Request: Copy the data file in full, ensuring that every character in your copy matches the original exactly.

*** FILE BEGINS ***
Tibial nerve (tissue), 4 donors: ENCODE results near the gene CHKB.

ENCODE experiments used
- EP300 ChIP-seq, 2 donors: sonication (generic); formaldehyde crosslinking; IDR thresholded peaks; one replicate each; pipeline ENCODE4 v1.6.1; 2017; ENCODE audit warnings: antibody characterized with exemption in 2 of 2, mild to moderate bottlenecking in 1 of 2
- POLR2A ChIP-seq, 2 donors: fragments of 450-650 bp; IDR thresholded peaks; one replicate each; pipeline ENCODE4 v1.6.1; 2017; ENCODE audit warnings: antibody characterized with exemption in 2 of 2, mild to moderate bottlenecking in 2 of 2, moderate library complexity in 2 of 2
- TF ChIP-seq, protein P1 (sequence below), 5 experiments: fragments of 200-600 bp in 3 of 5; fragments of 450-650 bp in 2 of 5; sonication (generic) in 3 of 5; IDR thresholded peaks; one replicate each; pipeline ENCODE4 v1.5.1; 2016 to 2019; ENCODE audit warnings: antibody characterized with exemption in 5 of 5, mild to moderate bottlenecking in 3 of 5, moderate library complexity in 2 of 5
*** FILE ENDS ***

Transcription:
Tibial nerve (tissue), 4 donors: ENCODE results near the gene CHKB.

ENCODE experiments used
- EP300 ChIP-seq, 2 donors: sonication (generic); formaldehyde crosslinking; IDR thresholded peaks; one replicate each; pipeline ENCODE4 v1.6.1; 2017; ENCODE audit warnings: antibody characterized with exemption in 2 of 2, mild to moderate bottlenecking in 1 of 2
- POLR2A ChIP-seq, 2 donors: fragments of 450-650 bp; IDR thresholded peaks; one replicate each; pipeline ENCODE4 v1.6.1; 2017; ENCODE audit warnings: antibody characterized with exemption in 2 of 2, mild to moderate bottlenecking in 2 of 2, moderate library complexity in 2 of 2
- TF ChIP-seq, protein P1 (sequence below), 5 experiments: fragments of 200-600 bp in 3 of 5; fragments of 450-650 bp in 2 of 5; sonication (generic) in 3 of 5; IDR thresholded peaks; one replicate each; pipeline ENCODE4 v1.5.1; 2016 to 2019; ENCODE audit warnings: antibody characterized with exemption in 5 of 5, mild to moderate bottlenecking in 3 of 5, moderate library complexity in 2 of 5